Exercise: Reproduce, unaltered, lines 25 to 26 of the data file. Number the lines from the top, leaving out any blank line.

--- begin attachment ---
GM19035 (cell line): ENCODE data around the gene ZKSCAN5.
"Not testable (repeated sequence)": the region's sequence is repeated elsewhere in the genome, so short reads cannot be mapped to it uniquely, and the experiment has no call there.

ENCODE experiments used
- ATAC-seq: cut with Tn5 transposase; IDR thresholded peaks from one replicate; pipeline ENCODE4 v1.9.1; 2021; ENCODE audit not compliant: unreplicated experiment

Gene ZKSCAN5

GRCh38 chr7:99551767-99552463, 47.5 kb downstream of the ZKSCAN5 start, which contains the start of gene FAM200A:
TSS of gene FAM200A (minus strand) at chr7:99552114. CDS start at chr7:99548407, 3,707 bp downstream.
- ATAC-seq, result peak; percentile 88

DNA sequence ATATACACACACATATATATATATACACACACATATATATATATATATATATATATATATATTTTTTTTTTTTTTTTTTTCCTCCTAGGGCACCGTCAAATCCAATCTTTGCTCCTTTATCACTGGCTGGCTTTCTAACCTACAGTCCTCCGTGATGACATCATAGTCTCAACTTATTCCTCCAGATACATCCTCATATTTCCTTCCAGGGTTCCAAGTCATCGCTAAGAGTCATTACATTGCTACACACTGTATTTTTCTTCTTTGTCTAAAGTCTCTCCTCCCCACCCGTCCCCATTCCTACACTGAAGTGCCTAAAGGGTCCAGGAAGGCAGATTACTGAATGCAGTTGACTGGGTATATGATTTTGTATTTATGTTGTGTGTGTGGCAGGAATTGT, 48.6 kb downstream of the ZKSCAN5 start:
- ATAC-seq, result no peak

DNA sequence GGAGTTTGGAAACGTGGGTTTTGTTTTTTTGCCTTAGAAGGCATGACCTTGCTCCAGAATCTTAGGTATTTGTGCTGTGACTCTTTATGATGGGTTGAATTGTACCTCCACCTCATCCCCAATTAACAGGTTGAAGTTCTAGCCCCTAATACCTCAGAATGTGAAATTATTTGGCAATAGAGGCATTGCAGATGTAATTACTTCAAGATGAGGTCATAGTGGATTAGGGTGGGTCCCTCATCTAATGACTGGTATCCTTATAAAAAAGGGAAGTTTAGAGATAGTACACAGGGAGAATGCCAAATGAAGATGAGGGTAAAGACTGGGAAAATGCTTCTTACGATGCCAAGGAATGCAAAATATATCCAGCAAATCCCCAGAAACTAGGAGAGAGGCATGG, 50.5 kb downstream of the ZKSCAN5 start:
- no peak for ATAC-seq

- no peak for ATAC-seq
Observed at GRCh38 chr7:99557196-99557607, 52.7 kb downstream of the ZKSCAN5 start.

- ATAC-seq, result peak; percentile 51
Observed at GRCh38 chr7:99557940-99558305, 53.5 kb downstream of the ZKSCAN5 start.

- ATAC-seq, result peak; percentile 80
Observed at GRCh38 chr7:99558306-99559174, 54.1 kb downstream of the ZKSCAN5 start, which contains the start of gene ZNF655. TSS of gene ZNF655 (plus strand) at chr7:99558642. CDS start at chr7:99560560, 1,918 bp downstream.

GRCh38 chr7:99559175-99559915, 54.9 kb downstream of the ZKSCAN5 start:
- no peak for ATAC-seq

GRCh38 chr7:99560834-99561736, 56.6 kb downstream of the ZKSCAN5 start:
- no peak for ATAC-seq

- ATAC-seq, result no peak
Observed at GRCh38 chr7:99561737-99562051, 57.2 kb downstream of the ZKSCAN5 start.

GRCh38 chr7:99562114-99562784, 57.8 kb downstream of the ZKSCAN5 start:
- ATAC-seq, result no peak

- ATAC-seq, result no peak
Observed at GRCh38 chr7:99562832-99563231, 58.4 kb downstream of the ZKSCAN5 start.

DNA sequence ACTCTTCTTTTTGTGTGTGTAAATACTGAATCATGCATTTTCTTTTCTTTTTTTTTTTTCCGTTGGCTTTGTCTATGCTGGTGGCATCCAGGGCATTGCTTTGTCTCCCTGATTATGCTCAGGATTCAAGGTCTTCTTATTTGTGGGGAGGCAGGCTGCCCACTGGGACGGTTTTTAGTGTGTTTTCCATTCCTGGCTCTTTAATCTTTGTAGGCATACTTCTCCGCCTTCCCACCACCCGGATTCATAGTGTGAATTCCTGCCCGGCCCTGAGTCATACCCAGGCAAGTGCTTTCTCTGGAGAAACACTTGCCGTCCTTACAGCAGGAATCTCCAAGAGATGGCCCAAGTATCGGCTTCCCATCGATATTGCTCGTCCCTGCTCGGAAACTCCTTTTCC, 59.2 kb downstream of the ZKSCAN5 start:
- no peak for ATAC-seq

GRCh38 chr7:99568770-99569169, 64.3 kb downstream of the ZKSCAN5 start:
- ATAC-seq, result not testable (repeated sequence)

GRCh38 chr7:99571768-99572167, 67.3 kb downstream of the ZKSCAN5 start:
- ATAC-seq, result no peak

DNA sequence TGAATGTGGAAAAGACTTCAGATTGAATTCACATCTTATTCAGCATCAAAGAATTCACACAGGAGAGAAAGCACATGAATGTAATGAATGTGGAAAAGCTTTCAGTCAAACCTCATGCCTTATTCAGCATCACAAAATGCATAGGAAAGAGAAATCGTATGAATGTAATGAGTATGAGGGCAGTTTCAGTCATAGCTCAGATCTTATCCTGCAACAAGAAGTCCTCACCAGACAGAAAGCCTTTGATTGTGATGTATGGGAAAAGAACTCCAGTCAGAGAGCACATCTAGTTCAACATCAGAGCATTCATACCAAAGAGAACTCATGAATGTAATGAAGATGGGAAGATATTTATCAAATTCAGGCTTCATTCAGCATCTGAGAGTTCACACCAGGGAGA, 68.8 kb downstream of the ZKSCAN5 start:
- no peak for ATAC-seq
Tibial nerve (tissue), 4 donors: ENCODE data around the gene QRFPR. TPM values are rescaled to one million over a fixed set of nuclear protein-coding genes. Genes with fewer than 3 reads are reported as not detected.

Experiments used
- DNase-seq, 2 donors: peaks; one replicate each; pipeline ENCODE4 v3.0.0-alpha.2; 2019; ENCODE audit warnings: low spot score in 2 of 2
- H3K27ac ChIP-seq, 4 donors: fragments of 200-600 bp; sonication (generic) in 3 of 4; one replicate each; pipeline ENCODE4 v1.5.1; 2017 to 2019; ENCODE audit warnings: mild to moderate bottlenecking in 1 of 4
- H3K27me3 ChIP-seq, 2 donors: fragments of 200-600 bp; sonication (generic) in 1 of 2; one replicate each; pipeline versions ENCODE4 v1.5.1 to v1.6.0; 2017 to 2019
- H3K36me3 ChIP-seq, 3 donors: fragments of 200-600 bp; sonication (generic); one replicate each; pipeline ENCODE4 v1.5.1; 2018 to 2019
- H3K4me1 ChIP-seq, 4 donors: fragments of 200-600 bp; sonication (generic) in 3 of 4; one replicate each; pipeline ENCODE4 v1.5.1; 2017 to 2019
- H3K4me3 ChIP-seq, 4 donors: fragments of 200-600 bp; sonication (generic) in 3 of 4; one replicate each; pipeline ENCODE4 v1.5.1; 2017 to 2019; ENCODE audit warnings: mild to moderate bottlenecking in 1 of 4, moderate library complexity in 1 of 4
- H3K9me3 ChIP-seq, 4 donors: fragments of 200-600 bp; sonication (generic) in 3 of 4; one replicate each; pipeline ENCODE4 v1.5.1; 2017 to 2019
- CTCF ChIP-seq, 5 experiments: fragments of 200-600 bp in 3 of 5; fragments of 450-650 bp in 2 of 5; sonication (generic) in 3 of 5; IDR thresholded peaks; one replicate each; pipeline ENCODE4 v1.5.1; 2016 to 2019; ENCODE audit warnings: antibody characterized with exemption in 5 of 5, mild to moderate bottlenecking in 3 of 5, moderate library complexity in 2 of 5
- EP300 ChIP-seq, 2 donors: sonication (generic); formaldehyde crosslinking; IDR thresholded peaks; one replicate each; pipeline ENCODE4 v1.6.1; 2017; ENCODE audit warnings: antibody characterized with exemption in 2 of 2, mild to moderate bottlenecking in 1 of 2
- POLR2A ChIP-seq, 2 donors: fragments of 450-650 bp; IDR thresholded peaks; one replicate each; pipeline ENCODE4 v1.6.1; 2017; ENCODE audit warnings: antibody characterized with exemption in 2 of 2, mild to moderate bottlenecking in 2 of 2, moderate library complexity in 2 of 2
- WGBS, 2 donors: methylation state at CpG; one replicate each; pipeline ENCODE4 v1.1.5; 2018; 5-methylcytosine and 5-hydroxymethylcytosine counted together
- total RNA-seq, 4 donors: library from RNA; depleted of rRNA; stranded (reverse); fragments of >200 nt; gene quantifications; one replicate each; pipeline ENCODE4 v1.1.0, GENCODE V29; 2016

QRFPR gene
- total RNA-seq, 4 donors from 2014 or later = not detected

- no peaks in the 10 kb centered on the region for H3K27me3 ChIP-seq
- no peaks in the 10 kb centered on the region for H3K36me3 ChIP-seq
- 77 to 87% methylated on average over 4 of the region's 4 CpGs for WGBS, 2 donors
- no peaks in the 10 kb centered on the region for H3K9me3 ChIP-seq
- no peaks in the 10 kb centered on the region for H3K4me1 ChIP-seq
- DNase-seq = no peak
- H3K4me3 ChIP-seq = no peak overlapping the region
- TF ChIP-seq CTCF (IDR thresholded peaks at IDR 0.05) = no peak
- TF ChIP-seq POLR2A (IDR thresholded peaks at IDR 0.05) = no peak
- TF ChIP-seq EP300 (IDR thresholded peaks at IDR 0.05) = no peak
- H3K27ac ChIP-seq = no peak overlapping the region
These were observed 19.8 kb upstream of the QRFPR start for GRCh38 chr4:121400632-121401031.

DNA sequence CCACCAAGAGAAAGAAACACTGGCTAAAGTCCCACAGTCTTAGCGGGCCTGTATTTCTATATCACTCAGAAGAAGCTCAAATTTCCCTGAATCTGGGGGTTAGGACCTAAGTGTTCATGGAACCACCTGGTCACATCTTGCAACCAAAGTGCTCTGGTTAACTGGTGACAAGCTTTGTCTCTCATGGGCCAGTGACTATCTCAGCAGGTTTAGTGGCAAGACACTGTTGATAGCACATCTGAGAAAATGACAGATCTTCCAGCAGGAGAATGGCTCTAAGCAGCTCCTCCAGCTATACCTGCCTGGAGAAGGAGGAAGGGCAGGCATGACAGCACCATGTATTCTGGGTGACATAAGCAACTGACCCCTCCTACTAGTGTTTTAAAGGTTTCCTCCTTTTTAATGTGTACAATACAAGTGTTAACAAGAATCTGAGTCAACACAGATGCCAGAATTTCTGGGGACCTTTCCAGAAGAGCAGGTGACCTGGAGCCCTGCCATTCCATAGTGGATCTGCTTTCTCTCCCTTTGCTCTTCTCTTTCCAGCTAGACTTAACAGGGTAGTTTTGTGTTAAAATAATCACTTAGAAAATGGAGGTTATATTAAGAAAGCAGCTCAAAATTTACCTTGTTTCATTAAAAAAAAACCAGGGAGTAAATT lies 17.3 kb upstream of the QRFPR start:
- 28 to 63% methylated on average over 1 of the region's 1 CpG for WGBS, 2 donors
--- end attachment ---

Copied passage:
GRCh38 chr7:99562114-99562784, 57.8 kb downstream of the ZKSCAN5 start:
- ATAC-seq, result no peak